Because of that, I was started when I heard someone coming up from behind.  One of my year 3 students was catching up to me with his rugby ball.  He ran with me for awhile, then disappeared.  I figured that was my cue to keep going….then he came back without the ball.  And he was fast!  I struggled keeping up with him.  We ran a shorter distance to the next village and walked back.
The walk we had was probably one of the most amazing times I have had here.  We talked about his village, and the people in it.  He told me which people were good and which were bad.  We talked about how fast it takes someone to climb to the top of the coconut tree. (Less than two minutes.) And we practiced English and Samoan.

At the end of the village, there was a machine digging a trench for a new water pipe.  We watched the machine at work for about twenty minutes.  I never realized how interesting construction equipment could be to watch until coming here.  But I find myself always interested in how the machines work, what they are doing, and trying to decide if it really is for the best of the village.  No wonder in Samoa they draw such a crowd. 

On the walk back, we were stopped by several people asking what we had been talking about.  When I mentioned who was good and who was bad, we got mixed responses.  I think my favorite was from a man about the same age as me.  He handed over a Chinese cookie to the boy.  (I was told the man was good.)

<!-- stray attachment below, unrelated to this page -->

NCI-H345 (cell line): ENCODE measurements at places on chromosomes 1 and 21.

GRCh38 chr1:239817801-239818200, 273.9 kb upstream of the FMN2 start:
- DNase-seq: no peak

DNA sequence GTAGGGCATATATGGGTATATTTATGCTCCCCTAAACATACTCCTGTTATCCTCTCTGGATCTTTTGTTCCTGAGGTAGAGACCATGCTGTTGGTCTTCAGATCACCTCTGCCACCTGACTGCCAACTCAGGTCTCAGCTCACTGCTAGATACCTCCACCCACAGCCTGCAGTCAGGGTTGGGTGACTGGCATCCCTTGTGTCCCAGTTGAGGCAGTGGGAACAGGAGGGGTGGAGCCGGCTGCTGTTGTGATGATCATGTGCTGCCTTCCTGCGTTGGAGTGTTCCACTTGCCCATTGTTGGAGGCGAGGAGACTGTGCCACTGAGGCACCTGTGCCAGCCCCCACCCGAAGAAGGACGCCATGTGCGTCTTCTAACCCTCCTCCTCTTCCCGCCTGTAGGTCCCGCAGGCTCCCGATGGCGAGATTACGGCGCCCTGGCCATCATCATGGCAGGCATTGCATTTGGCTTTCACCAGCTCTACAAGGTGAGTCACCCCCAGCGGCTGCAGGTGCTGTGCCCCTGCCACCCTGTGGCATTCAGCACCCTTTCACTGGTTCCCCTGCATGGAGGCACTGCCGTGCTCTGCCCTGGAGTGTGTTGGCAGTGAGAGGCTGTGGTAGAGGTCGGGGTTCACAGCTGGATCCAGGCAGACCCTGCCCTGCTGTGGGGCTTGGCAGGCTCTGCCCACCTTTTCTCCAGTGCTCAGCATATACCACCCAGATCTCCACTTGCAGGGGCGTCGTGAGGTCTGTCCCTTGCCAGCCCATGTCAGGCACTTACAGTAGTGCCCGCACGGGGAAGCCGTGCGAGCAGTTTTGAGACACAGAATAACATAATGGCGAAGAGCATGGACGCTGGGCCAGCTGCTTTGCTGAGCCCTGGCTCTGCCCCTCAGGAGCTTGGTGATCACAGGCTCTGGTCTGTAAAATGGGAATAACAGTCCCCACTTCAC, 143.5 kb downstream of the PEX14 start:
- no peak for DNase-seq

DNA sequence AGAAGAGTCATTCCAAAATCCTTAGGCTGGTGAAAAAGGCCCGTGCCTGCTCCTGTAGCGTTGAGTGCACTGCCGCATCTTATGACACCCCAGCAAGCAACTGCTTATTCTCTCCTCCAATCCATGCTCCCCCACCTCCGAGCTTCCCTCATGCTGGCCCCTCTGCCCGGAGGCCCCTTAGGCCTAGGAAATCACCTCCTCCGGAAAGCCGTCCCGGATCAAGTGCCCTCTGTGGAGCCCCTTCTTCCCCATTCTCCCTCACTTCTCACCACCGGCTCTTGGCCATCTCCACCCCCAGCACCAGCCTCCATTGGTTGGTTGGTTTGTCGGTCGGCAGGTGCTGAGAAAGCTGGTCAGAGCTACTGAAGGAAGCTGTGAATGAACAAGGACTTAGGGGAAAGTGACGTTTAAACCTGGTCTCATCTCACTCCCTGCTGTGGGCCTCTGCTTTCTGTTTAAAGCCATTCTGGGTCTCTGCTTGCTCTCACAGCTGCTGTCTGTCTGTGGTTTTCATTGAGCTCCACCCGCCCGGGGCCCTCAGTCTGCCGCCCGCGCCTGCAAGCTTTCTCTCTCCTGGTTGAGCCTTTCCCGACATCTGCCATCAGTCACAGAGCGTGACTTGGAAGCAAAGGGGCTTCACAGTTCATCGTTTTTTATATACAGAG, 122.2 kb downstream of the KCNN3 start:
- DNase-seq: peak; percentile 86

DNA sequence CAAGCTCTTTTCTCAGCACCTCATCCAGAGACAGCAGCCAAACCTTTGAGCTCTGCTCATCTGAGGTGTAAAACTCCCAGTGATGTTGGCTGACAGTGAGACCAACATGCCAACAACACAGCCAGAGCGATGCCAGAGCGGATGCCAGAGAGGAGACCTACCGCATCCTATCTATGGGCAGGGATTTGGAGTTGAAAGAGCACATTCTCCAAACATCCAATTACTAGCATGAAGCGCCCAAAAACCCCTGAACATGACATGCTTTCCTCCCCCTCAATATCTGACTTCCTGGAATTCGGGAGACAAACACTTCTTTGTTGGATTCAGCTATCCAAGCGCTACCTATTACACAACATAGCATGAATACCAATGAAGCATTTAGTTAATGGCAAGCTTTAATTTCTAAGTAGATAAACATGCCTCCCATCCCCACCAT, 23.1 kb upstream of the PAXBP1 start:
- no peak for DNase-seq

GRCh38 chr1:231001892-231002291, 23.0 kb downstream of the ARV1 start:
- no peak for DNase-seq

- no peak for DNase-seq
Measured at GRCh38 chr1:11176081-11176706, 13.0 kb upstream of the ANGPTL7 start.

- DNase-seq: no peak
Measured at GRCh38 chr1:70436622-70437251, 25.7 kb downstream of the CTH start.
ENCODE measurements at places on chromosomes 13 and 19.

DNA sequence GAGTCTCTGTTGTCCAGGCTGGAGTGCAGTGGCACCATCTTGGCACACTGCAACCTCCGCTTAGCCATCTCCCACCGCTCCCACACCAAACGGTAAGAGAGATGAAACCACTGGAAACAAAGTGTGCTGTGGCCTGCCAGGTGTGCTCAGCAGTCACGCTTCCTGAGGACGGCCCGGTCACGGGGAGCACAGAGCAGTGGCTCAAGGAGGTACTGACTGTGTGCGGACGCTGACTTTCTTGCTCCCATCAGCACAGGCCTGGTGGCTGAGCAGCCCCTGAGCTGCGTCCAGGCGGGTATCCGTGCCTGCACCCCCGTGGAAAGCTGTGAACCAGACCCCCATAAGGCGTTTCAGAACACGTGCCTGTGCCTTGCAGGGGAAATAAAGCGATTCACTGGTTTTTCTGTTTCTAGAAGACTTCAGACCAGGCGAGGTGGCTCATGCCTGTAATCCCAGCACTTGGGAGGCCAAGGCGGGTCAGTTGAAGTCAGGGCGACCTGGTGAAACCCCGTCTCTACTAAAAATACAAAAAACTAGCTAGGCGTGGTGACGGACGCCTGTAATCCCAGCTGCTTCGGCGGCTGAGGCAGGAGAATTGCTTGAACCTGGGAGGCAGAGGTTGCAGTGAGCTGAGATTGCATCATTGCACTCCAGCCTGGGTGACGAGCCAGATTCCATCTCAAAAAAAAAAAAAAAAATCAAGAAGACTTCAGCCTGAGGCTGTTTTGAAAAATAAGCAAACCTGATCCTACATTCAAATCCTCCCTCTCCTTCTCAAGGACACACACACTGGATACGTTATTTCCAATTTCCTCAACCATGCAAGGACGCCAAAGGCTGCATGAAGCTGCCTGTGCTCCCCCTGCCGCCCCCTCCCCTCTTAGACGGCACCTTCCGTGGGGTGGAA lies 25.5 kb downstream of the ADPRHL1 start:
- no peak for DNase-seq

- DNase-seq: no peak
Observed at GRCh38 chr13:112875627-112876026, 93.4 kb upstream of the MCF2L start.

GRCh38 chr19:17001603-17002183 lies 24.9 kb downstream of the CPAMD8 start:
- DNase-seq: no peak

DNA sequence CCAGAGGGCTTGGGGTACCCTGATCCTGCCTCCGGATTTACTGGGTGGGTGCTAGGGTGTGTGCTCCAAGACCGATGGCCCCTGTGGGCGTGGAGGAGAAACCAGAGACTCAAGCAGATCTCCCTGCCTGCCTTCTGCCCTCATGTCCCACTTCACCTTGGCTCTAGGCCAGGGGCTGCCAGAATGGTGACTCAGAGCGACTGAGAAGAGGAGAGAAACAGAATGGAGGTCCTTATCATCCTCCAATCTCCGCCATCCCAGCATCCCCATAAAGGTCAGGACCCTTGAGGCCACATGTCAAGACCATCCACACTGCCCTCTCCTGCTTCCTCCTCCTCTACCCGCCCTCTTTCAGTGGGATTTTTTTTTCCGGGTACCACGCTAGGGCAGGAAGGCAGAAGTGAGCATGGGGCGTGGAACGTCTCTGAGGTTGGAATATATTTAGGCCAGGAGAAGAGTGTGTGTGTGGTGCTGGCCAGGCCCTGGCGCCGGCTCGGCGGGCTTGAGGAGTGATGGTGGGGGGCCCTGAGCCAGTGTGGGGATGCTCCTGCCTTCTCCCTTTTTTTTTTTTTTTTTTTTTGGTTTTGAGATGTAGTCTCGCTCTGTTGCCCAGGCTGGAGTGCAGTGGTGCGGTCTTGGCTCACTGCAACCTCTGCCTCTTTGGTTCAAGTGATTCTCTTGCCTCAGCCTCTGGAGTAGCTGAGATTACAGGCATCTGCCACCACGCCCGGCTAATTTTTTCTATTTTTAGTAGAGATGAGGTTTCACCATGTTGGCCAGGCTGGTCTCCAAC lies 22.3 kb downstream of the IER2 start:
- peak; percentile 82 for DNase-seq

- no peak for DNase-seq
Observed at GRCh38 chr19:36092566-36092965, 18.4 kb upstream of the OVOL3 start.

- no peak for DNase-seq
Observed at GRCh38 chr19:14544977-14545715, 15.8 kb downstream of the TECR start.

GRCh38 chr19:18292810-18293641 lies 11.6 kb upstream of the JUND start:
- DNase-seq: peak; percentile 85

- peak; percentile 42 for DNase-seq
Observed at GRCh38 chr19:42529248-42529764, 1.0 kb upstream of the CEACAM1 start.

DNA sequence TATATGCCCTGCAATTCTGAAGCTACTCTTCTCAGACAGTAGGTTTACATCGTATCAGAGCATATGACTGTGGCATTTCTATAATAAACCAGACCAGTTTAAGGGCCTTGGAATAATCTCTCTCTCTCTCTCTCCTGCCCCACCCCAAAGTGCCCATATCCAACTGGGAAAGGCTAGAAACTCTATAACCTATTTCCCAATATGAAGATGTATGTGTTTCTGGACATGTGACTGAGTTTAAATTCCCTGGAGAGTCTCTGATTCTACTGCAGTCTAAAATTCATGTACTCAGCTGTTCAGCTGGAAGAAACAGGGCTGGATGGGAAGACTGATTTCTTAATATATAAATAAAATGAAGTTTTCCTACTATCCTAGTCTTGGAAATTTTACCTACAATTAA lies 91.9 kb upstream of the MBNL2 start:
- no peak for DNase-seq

Then I was asked a question that stumped me.   He asked what village I was from.  This question didn’t stump me, even though I give mixed answers all the time.  I told him New York, since he knew my parents were from there.  Then, “How many cars are in your village?”

“New York?” I asked him. 

“Yes,” he responded. 

I guess this is a valid question because in all of the villages that he knows you can always count the number of cars there.  (In mine there are 7 cars, 2 busses and 1 school bus.  3 pastors have cars, the mayor has a car, my family, and three other families.  One pastor drives the school bus, and there are 2 district busses operating from my village.  We have a lot more vehicles than his village has.)  He wanted to know a real question.  I didn’t know how to answer.  Thousands?  Millions?   In New York, there are several families that own several cars, something that is even more unheard of here as owning a car.

I told him 1 or 2 thousand.  And got the answer I expected, “Oka!”  Wow!  I think he then went into a private daydream.  I can’t imagine what would have gone through his head if I told him an answer I really thought. 

Finally, the sun was about to set, so I had to say goodbye to my little friend and I walked home with some other people.  The men who govern over curfew/prayer time were setting up on the field.  They offered to let me be a policeman with them.  I gave a chuckle as I told them I didn’t have a white shirt with me. 

Even though I spent the entire day outside of my village, I felt just as at home as if I was there.